# Tides & Moon Distance: Seeking Answers

• kay89
In summary, if the moon was twice as far away from the Earth as it actually is, tides would be reduced.
kay89

"If the moon was twice as far away from the Earth as it actually is, how would tides be effected?"

Thanks!

Tides would reduce, I'm thinking.

vincentm said:
Tides would reduce, I'm thinking.

I think you're correct.

Kay, what sort of answer are you looking for? Will "they will reduce" suffice, or are you looking for more of an quantitative explanation?

Cristo, I am definitely looking for an answer that provides some meaning. This is part of a homework assignment and I am stumped!

kay89 said:
Cristo, I am definitely looking for an answer that provides some meaning. This is part of a homework assignment and I am stumped!

If its homework related we kindly request that you show your attempt at this question before receiving any help.

2 squared is = to 4

ray b said:
2 squared is = to 4
That's fine, but the tides do not vary with the square (or even the inverse square) of distance.

To help answer both the OP and explain my response to ray b, consider the Sun. The Sun is 27 million times more massive than is the Moon and is about 389 further times distant from the Earth than is the Moon. Yet the tidal forces caused by the Sun are slightly less than half those caused by the Moon.

along with a lot of other stuff works on inverse square
which is what the hint was aimed at
true that's for a point
and tides are complex with many factors
but that should be close to the correct answer

ray b said:
along with a lot of other stuff works on inverse square
which is what the hint was aimed at
true that's for a point
and tides are complex with many factors
but that should be close to the correct answer

No. Try it for the sun.

ray b said:
along with a lot of other stuff works on inverse square
which is what the hint was aimed at
true that's for a point
and tides are complex with many factors
but that should be close to the correct answer
Not anywhere close to the correct answer. Look at the numbers from my previous post: The Sun is 27 million times more massive than is the Moon and is about 389 further times distant from the Earth than is the Moon. If tidal effects were indeed an inverse square relationship, solar tides would be 178 times larger than lunar tides. This is not the case. Solar tides are less than half the size of lunar tides. Tidal effects are not an inverse square relationship.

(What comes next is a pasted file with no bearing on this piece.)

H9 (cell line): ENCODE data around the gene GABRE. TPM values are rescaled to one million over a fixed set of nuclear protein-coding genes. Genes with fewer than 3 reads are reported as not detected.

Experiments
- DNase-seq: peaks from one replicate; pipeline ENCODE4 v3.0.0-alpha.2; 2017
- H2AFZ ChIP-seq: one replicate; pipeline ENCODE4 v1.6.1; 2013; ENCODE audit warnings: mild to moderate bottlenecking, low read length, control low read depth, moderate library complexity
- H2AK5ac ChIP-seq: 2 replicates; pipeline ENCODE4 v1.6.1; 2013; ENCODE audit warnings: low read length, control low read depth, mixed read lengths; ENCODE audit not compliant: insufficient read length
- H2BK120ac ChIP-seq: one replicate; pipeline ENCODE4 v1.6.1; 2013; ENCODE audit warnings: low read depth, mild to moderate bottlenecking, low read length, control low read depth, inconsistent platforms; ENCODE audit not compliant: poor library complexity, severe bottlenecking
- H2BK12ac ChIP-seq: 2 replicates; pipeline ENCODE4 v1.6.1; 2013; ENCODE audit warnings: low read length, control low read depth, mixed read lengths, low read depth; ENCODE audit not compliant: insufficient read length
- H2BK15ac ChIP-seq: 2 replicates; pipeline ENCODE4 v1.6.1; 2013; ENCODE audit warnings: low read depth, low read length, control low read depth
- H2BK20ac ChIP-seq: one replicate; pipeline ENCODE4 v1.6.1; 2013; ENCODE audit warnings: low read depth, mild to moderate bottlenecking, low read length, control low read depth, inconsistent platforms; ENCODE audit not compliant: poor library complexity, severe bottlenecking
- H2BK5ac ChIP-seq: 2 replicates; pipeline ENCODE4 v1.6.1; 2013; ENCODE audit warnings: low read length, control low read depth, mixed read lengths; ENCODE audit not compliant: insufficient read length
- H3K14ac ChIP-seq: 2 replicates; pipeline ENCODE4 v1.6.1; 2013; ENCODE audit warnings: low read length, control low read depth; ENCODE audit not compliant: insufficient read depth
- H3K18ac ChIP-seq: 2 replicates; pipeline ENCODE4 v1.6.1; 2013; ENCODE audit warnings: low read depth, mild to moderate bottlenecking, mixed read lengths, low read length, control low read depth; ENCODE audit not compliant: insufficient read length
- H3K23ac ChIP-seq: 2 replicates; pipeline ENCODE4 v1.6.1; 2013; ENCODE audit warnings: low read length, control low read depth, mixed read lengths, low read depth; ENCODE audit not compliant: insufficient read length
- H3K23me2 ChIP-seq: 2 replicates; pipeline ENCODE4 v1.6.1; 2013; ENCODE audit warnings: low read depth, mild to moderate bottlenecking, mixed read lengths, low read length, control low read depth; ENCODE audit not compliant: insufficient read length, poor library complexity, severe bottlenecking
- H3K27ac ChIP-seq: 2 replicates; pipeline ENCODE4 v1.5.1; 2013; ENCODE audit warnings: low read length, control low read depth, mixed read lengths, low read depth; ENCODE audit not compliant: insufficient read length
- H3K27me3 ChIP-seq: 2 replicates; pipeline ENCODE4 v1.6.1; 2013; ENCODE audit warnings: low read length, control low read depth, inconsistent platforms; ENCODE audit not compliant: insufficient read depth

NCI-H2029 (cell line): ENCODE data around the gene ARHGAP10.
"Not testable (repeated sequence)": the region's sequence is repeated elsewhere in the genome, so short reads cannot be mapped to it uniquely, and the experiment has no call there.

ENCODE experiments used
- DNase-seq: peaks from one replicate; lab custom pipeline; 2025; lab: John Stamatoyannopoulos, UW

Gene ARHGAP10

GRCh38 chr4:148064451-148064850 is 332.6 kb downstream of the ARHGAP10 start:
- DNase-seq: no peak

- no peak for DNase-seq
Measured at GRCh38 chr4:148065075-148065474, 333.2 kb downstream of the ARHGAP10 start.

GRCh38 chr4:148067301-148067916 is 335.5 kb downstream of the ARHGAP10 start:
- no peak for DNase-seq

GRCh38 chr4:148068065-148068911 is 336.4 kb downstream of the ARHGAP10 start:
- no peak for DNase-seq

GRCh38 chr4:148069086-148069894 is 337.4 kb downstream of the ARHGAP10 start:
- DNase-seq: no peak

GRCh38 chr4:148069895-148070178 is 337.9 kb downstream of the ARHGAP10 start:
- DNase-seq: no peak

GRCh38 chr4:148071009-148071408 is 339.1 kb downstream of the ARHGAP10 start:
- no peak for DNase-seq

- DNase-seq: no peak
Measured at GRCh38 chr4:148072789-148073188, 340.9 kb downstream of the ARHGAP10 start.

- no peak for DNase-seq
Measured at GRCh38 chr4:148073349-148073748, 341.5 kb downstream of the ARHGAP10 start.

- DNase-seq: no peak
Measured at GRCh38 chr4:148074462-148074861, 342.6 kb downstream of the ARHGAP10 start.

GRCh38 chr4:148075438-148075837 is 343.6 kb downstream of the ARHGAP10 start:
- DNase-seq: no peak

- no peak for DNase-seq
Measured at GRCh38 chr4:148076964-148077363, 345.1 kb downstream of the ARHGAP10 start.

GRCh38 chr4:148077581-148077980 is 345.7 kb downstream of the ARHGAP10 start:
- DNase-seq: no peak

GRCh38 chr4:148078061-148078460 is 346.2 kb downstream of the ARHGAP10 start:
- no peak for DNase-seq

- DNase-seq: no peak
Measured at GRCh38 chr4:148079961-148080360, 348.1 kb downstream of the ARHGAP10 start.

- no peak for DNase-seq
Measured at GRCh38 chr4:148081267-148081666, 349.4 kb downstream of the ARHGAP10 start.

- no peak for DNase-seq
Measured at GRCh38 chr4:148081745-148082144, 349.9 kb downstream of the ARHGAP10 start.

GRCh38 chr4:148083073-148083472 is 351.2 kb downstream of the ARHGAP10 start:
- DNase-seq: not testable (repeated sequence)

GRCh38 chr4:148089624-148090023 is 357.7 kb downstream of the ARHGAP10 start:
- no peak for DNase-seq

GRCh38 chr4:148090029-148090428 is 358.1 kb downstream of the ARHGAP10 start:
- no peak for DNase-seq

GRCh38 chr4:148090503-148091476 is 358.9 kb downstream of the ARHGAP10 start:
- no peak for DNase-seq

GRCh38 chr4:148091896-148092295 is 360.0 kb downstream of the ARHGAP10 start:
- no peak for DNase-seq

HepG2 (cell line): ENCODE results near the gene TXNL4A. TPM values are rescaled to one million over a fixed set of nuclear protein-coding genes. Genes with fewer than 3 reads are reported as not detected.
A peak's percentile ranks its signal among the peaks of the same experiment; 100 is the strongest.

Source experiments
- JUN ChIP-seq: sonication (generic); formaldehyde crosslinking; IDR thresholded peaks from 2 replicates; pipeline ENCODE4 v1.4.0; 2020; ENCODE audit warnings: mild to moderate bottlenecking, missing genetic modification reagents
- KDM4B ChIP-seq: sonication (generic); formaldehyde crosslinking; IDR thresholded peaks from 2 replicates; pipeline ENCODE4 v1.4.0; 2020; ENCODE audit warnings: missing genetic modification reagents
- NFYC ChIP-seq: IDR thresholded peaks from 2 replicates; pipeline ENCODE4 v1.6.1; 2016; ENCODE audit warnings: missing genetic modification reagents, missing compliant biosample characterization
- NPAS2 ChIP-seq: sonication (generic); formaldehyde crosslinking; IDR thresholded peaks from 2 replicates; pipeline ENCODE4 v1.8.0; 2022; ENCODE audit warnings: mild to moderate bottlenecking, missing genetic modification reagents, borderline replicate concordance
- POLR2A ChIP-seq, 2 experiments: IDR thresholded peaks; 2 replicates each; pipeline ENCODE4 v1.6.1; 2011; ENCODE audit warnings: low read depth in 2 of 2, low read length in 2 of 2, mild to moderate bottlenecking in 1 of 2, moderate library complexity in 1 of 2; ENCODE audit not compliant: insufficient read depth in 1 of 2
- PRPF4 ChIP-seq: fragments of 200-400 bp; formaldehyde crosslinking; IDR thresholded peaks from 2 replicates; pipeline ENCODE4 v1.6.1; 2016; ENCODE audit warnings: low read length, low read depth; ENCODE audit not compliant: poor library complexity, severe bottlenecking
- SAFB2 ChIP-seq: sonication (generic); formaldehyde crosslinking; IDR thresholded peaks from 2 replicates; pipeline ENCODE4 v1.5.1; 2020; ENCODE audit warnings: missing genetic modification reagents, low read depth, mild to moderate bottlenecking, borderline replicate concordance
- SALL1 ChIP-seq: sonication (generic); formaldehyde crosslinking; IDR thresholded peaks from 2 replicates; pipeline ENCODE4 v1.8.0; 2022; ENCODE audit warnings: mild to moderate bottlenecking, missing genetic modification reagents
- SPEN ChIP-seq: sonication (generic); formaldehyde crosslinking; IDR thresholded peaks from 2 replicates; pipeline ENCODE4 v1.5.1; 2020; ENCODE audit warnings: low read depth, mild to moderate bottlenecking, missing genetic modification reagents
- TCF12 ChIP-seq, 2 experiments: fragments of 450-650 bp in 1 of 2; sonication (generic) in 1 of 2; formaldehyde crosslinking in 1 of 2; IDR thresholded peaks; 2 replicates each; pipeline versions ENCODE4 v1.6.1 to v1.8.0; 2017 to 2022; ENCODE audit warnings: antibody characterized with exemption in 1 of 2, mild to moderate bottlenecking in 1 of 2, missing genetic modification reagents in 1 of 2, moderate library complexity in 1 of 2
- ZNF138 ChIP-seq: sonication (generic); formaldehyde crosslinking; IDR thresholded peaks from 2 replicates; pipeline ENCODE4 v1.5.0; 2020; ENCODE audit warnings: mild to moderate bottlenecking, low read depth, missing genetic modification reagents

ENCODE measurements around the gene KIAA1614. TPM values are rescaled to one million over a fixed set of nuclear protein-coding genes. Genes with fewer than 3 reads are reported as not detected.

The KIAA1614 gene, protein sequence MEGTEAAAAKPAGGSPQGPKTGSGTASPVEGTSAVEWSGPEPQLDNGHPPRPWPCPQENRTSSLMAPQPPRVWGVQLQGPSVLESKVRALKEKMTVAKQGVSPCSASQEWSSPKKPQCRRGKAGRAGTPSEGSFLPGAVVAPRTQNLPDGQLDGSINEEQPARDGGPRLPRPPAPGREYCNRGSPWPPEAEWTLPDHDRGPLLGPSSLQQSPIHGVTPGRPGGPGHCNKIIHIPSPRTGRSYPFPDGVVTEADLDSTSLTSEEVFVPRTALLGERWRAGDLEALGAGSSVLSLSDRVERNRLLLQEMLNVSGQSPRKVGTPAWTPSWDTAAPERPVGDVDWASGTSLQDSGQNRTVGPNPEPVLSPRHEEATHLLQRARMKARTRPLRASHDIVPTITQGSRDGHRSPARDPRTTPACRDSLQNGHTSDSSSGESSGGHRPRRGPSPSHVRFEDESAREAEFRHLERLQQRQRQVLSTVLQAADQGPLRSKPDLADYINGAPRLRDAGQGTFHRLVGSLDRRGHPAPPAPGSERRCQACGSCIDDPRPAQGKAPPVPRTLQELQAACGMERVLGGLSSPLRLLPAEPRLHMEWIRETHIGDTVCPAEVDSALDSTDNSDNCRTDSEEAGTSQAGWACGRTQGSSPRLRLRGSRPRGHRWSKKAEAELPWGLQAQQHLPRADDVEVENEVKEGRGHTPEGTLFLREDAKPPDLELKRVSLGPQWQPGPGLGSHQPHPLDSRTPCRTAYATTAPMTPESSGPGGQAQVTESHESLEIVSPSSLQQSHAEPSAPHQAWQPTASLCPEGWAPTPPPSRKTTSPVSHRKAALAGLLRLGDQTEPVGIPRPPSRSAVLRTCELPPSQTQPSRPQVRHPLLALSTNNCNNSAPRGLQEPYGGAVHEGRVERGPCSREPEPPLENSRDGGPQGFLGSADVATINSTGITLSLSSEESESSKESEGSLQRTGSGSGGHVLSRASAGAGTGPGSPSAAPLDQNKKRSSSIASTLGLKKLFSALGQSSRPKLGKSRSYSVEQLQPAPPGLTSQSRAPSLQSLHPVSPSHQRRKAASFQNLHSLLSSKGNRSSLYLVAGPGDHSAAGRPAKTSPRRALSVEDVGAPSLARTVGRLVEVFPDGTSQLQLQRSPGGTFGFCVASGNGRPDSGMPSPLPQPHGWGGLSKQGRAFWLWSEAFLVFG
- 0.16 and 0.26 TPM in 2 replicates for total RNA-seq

the tide would reduce by half, as it is twice the difference away :D

## 1. How does the distance between the moon and earth affect tides?

The distance between the moon and earth plays a crucial role in the formation of tides. The moon's gravitational pull causes the water on the side of the earth facing the moon to bulge, creating a high tide. On the opposite side of the earth, the water is pulled away, resulting in a low tide. The closer the moon is to earth, the stronger its gravitational pull, resulting in higher tides.

## 2. How often do tides occur?

Tides occur twice a day, approximately every 12 hours and 25 minutes. This is due to the moon's orbit around the earth, which takes approximately 24 hours and 50 minutes to complete, resulting in two high tides and two low tides.

## 3. Is there a connection between the phases of the moon and tides?

Yes, there is a connection between the phases of the moon and tides. During a full or new moon, the sun, moon, and earth are aligned, resulting in stronger gravitational pull, leading to higher high tides and lower low tides. During a quarter moon, the gravitational pull is weaker, resulting in lower tides.

## 4. Can the distance between the moon and earth change?

Yes, the distance between the moon and earth can change. The moon's orbit is not a perfect circle, but rather an ellipse, causing its distance from earth to vary. This can result in slightly different tides from month to month.

## 5. How do tides impact marine life?

Tides play a critical role in the life cycle of many marine species. The changing water levels can affect the distribution of food and nutrients, as well as influence breeding and migration patterns. Some species, like crabs and snails, time their activities with the tides, while others, like sea turtles, use tides to guide them in their migration.

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